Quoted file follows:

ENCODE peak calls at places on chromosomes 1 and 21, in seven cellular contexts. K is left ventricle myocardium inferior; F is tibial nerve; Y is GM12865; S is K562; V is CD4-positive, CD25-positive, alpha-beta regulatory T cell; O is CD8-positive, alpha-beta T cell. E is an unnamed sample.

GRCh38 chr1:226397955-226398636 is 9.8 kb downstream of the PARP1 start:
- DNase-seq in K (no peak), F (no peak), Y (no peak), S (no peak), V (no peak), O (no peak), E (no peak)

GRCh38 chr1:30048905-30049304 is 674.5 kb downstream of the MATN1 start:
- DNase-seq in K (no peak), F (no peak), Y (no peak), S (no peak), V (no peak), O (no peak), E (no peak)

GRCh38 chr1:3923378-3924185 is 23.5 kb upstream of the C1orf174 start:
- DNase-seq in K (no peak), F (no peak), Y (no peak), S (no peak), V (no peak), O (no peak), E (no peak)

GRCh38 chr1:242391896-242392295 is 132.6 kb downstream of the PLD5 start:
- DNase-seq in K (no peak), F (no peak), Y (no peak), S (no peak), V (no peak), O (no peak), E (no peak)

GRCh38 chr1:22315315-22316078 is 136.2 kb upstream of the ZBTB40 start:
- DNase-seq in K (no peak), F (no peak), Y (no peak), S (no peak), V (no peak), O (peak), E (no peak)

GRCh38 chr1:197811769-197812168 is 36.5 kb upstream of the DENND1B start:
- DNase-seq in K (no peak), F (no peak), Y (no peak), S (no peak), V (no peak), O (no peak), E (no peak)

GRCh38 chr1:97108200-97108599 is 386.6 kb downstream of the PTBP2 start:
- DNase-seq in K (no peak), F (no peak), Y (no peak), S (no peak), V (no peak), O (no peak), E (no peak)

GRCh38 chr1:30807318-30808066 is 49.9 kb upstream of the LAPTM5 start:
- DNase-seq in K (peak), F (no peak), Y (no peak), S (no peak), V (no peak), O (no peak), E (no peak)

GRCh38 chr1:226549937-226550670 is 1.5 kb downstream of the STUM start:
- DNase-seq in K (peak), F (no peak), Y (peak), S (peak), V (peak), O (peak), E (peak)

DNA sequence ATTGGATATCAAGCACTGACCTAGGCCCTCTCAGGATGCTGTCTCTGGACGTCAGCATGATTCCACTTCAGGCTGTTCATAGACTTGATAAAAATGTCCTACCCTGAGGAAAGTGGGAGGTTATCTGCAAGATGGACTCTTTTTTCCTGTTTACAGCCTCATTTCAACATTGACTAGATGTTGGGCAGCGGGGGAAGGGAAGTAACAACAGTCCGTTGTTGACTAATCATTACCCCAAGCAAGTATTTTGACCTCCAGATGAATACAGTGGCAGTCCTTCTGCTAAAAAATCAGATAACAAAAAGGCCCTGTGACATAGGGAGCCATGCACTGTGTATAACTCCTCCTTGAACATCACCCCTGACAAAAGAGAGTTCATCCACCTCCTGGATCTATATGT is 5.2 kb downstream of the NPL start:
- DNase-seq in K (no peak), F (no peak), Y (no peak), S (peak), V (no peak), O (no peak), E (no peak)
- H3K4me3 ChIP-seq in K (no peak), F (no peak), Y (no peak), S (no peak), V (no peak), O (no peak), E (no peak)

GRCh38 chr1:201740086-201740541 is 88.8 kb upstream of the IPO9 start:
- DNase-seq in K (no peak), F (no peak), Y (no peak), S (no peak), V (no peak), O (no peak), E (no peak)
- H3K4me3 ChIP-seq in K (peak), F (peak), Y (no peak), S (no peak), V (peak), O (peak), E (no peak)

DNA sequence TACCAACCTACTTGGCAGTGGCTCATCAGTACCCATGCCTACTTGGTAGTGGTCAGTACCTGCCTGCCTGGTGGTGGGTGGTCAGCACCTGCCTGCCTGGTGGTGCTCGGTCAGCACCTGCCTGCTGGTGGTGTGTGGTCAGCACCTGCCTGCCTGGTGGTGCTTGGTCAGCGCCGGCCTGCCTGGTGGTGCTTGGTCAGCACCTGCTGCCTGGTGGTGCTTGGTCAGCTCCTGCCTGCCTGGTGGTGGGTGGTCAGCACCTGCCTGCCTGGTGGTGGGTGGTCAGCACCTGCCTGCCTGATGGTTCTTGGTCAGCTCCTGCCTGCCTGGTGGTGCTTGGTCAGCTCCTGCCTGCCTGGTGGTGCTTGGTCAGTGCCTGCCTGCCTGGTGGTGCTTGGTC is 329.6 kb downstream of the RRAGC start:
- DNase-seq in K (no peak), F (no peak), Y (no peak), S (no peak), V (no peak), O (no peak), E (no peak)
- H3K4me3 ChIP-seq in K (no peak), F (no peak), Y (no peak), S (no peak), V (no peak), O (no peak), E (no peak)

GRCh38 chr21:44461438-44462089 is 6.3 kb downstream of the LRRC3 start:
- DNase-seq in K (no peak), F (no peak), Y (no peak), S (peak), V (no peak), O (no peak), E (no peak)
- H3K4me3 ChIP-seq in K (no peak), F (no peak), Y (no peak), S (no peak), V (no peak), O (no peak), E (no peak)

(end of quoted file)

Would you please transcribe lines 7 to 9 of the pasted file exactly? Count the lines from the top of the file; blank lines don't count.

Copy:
- DNase-seq in K (no peak), F (no peak), Y (no peak), S (no peak), V (no peak), O (no peak), E (no peak)

GRCh38 chr1:242391896-242392295 is 132.6 kb downstream of the PLD5 start:
- DNase-seq in K (no peak), F (no peak), Y (no peak), S (no peak), V (no peak), O (no peak), E (no peak)